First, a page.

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Where: Seymour Centre, University Of Sydney

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MATHIEU RAVIER The centrepiece of this year’s Hub is the exhibition of portraits by Fabrizio Maltese; how did you discover him? I’d seen some of Fabrizio’s work on the festival circuit. His portraits are shot at film festivals, where actors and directors are often in a more relaxed, natural mode than on set or in a studio. They are glamorous but spontaneous, and seem to capture an element of the subject’s personality that you rarely see in glossy magazine spreads. I’m thrilled that he’s accepted our invitation to not only show his work in the Hub, but photograph our guests as well.

esides being the programmer of Sydney Film Festival’s new Festival Hub, Matt is also the founder and director of The Festivalists, who run Jurassic Lounge, KINO Sydney, and Possible Worlds Canadian Film Festival (among other things); he also scouted films for Sydney Film Festival

Fantasy is the order of the week…

while he was at Toronto Film Festival this year. Which are all good reasons to get along to the Festival Hub, to check out the lineup of screenings, talks, parties, performances and live music that he and his team have put together. Below we forage for the stories behind some of the program highlights.

How/when did you first encounter the Cambo-pop phenomenon? A few years ago, while living in Hong Kong, I was invited to DJ in a bar in Phnom Penh. There I was given a cassette tape labelled ‘Cambodian Rocks’. It turned out to be this amazingly danceable surf rock from the late ‘60s/early ‘70s. It was all in Khmer but still incredibly catchy. When I wore the tape out I found an mp3 of it online. I later discovered that this Cambodian psychedelic rock nearly vanished under the brutal regime of the Khmer Rouge when many artists were killed and recordings destroyed. Collectors in Cambodia and around the world are seeking out and collecting these incredibly rare records. Sydney Film Festival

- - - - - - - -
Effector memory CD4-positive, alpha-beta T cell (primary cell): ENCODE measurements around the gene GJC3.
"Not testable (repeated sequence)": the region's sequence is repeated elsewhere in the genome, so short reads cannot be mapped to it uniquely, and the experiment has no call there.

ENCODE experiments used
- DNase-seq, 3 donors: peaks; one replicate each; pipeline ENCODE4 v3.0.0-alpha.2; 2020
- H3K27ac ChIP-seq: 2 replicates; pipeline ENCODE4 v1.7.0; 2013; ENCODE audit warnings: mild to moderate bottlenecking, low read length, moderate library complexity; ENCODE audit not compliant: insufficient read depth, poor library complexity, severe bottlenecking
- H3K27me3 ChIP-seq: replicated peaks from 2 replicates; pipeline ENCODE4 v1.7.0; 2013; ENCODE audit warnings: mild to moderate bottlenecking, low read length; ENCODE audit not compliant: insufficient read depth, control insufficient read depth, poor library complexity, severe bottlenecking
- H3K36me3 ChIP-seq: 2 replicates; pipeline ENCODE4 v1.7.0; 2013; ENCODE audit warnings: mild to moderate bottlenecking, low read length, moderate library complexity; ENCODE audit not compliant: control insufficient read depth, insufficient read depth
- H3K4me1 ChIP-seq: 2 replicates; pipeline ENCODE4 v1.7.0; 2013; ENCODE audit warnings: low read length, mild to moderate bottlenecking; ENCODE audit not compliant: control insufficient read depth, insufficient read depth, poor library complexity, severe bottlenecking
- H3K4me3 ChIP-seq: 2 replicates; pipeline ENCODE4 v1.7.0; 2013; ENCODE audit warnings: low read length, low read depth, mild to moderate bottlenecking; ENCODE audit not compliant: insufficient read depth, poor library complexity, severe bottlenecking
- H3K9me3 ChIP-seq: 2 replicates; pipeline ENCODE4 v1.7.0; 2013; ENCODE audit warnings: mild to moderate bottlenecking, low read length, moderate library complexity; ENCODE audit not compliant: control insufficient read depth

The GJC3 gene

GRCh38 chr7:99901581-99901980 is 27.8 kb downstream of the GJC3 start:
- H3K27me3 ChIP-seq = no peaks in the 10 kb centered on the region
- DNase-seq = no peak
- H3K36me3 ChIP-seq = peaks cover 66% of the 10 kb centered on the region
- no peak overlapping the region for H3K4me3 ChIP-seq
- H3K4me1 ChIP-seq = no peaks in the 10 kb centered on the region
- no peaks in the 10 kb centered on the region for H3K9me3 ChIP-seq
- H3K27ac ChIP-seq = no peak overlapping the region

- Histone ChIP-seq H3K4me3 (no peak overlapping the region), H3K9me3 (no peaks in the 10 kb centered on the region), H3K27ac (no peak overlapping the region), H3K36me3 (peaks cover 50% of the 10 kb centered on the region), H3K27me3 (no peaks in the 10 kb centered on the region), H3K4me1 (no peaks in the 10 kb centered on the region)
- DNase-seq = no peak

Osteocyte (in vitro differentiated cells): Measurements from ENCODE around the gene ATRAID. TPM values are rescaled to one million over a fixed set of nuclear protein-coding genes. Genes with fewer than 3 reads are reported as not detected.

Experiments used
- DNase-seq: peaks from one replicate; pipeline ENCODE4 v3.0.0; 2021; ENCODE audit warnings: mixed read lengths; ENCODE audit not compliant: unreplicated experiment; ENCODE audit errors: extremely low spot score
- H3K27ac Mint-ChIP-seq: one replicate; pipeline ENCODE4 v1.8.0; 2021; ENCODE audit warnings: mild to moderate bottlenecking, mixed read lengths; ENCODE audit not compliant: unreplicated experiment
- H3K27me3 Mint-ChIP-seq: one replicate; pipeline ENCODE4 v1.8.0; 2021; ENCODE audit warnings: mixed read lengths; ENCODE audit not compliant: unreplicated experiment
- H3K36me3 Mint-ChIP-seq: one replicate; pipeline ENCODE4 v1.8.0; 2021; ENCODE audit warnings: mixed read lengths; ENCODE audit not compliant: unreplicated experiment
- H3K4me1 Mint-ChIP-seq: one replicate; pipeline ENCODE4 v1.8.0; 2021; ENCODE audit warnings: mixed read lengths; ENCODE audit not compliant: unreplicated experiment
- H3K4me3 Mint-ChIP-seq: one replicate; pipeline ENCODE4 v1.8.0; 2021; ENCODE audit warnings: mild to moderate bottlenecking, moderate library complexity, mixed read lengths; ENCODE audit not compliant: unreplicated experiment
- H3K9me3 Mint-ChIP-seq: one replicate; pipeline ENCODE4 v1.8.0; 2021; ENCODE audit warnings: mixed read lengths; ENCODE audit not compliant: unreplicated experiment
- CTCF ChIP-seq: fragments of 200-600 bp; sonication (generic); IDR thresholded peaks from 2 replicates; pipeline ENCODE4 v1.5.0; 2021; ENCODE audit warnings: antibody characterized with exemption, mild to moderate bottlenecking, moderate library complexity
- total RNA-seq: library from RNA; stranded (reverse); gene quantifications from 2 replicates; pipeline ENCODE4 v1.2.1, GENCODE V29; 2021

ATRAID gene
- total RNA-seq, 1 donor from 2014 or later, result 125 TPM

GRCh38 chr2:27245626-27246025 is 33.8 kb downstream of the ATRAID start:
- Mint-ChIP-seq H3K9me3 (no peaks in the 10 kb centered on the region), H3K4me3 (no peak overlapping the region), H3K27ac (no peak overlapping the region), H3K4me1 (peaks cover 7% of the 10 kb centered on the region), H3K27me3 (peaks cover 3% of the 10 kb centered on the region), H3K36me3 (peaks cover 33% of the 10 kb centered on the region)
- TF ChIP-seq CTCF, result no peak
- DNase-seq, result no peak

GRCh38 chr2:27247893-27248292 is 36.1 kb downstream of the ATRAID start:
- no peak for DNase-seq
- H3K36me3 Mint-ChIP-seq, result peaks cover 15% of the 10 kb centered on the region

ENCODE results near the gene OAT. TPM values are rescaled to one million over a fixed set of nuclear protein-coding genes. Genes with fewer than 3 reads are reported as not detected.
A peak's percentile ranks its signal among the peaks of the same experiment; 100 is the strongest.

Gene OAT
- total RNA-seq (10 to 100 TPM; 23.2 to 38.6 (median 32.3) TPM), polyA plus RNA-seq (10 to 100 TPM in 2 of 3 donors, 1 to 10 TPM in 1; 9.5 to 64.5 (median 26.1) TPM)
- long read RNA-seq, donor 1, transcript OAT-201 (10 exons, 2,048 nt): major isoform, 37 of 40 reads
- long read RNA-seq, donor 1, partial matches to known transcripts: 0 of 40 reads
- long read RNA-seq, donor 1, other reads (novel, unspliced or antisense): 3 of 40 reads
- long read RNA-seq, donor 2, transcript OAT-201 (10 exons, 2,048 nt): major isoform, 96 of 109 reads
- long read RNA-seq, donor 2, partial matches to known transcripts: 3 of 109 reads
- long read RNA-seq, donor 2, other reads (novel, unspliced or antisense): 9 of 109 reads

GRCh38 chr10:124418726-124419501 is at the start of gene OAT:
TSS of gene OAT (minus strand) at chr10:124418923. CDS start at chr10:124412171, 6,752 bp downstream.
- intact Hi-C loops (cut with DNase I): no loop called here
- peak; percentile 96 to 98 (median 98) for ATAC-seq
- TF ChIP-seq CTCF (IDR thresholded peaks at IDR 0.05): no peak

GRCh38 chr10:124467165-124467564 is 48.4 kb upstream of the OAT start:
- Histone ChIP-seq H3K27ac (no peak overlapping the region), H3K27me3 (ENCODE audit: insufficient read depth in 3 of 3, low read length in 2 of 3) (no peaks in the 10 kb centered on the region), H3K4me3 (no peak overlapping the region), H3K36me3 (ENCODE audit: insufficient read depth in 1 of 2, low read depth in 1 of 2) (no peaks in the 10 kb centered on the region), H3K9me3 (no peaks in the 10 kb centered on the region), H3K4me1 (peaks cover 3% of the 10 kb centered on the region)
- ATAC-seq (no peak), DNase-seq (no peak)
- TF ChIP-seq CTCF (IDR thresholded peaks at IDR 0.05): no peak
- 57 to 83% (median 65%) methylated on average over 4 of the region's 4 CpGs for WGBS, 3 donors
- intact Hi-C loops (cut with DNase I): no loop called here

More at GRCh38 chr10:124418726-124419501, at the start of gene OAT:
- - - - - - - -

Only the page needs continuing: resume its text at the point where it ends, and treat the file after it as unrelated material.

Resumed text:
programmer Jenny Neighbour mentioned she was programming Davy Chou’s Golden Slumbers, a documentary about the Cambodian cinema of that time, and that Richard Kuipers, who programs the Freak Me Out strand at the Festival, was a knowledgeable collector of vintage Khmer rock. A Cambodian psych-out party in the Hub soon became an inevitability! As part of your screenings program, you’re showing The British Guide To Showing Off; what was the thinking behind that? I’d heard of the Alternative Miss World Show, London’s answer to Mardi Gras. It’s an anarchic beauty pageant for the outcasts, misfits and deviants who’ve never felt the need to fit in. I didn’t know a documentary had been made about it but when it popped up on the radar it felt like a great fit for the Hub. We’re pairing it with cinema-inspired burlesque and pole dancing, so it promises to be a sassy, sexy and all-round outrageous night. What: Sydney Film Festival’s Festival Hub Where: Lower Town Hall When: From 5-10pm between June 7-16 / 2-6pm on June 17 More:

Thanks to Madman Entertainment, we have five copies of Studio Ghibli’s latest magical masterpiece, Arrietty. Based on Mary Norton’s popular children’s series The Borrowers, the film mashes up Eastern and Western culture, transferring the story of thimble-sized adventurers to a mansion in the suburbs of Tokyo – and featuring Ghibli’s exquisite hand-painted cell animation. To get your hands on a copy of Arrietty on DVD, email us with your postal address and one other Studio Ghibli film. Arrietty